Nkosana Makate, the “inventor” of Vodacom’s Please Call Me service, is set to witness another round of battle in his fight to get “reasonable compensation” from Vodacom.
According to a report by the Sunday Times, a group which funded Makate’s initial legal case against Vodacom – Raining Men Trade – will launch an application to remove the arbitrator who is overseeing an important aspect of the case.
The report stated that advocate Andrew Mabena is the arbitrator in the matter of whether Makate’s “financiers” are entitled to a share of his Vodacom payout.
It added that Raining Men Trade’s business rescue practitioner said the arbitration – which was set for June – will deal with Makate’s agreement with the group.
“We’re looking at a long-haul litigation still. It will be long before we get to the arbitration,” said a Raining Men Trade representative. He added that there is a 2016 court order which states the funders are “entitled to half of Makate’s award”.
Makate, however, said that there is no talk of settling with his funders and “there is nothing that can be offered to them”.
“That ship has long left the harbour,” said Makate.
The latest legal acti0n in the case comes after Makate was reportedly offered R49 million by Vodacom as compensation in the Please Call Me matter.
Litigation funder Chris Schoeman said in January that the R49-million offer was very generous, and Makate should take it.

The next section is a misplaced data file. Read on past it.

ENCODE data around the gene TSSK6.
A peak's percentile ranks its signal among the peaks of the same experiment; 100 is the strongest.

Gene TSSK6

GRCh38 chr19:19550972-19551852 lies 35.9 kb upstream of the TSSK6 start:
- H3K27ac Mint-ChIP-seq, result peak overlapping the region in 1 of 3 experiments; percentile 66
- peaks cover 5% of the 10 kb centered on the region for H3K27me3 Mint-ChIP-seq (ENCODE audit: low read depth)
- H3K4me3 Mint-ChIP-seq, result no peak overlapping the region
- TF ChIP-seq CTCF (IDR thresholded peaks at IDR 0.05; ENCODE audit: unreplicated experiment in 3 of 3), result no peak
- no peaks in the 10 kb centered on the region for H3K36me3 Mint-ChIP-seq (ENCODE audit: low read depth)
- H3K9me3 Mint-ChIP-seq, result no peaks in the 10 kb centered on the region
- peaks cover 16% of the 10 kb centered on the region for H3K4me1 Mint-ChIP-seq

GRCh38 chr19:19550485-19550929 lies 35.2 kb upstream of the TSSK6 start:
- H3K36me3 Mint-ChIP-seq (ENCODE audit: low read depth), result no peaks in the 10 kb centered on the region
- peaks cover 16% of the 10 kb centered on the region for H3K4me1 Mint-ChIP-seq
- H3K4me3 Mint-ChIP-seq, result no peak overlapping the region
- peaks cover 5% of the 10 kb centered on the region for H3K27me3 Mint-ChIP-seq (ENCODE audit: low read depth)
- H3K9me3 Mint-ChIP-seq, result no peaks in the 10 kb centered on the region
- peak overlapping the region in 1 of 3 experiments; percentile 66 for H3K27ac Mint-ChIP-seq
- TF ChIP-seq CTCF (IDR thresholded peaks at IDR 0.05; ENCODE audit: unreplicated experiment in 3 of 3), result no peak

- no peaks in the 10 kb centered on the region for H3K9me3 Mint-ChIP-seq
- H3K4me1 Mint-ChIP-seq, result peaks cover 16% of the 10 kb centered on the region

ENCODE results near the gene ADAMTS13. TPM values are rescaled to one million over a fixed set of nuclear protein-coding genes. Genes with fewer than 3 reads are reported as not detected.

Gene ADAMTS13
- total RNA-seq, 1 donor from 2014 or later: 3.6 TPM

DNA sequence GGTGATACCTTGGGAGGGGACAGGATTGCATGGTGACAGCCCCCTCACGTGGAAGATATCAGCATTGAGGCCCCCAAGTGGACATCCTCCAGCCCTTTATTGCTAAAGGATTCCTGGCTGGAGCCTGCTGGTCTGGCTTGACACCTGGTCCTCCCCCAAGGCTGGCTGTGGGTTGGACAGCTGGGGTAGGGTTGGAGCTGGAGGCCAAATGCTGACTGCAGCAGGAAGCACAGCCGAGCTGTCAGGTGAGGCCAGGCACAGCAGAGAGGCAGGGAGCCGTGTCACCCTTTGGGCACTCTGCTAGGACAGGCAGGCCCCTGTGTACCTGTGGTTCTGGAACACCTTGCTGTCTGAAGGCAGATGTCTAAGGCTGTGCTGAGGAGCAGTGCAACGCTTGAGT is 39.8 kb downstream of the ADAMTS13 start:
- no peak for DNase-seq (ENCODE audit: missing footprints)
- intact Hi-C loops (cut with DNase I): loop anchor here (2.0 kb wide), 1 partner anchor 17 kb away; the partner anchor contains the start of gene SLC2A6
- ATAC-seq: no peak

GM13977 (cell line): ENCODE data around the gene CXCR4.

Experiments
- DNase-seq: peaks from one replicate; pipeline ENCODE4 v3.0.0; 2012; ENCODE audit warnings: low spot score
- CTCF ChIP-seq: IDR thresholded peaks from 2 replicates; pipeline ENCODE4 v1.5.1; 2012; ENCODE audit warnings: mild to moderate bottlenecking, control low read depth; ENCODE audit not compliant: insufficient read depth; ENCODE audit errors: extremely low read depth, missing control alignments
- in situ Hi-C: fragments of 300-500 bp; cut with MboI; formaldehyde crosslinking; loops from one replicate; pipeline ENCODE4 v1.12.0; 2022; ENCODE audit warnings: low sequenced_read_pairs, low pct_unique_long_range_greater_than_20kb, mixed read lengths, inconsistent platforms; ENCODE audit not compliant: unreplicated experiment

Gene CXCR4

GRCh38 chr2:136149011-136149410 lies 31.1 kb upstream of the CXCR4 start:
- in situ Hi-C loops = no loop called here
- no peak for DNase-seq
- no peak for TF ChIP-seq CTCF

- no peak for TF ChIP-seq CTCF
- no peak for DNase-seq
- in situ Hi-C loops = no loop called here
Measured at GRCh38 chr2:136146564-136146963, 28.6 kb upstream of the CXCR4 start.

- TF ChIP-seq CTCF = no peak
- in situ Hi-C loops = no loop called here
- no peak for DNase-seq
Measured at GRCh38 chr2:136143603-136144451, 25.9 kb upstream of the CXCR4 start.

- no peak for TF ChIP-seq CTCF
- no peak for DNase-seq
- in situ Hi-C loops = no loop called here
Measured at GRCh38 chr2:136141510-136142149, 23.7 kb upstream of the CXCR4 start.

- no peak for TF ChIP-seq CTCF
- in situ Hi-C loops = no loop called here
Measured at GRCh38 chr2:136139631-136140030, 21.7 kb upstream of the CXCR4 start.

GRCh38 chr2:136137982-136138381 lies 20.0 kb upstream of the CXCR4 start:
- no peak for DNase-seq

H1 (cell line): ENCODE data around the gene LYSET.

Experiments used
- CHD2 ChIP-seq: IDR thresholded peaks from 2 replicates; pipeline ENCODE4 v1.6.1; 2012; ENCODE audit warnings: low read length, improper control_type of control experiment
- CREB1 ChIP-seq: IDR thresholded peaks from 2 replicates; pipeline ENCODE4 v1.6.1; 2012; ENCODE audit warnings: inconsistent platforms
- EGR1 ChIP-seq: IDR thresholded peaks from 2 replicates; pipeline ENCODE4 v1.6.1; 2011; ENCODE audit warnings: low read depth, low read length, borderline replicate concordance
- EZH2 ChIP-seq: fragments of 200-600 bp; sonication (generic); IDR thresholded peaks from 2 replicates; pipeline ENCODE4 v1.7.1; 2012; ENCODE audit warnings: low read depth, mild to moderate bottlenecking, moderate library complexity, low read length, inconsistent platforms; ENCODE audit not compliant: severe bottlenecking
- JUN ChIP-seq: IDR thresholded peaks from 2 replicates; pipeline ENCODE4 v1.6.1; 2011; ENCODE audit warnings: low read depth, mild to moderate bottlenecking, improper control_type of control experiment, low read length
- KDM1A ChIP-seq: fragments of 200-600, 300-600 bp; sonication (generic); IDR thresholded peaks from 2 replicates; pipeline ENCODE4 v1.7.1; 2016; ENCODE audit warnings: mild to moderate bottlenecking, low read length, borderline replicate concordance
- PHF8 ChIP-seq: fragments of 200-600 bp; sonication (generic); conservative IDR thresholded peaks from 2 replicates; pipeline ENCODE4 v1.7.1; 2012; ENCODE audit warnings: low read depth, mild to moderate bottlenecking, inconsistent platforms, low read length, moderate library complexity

He added that he instructed his lawyers to tell Makate’s lawyers to take the offer, as Schoeman is owed money for legal funding he provided Makate.
The reason why Makate is not accepting the offer, however, is because he is technically “bankrupt” and owes many people a lot of money, he said.
Schoeman said that after Makate won his Constitutional Court battle against Vodacom, he went on a “spending spree” and people were throwing money at him.
The following month, Makate confirmed he was approaching the courtsfor a judicial review of the compensation offer made to him by Vodacom.
He stated that there have been “disparaging articles” which “cast aspersions on my Please Call Me claim” and he wanted to state the facts on the matter.
Following his Constitutional Court victory against Vodacom in 2016, Makate said Vodacom has conducted itself unethically, including in negitions with him over the “reasonable compensation” he must receive as part of the court’s ruling.
“[Vodacom’s] CEO’s determination considers me a charity case, ignoring the fact I have a binding commercial agreement with Vodacom. I only requested 15% yet I am portrayed as greedy. No one is asking how much revenue Vodacom has generated from Please Call Me,” said Makate.
He said Vodacom has in private acknowledged him as the inventor of the service, and the SA Patent Office granted the Call Me patent to Kahn and MTN, and recognised Kahn as the inventor, on 22 January 2001.
As the true Please Call Me inventor, Kahn believes Makate should not get a cent from Vodacom for his “invention”.
Vodacom publicly admitted in early 2019 that the Please Call Me was invented and subsequently patented by MTN before Makate came up with the idea.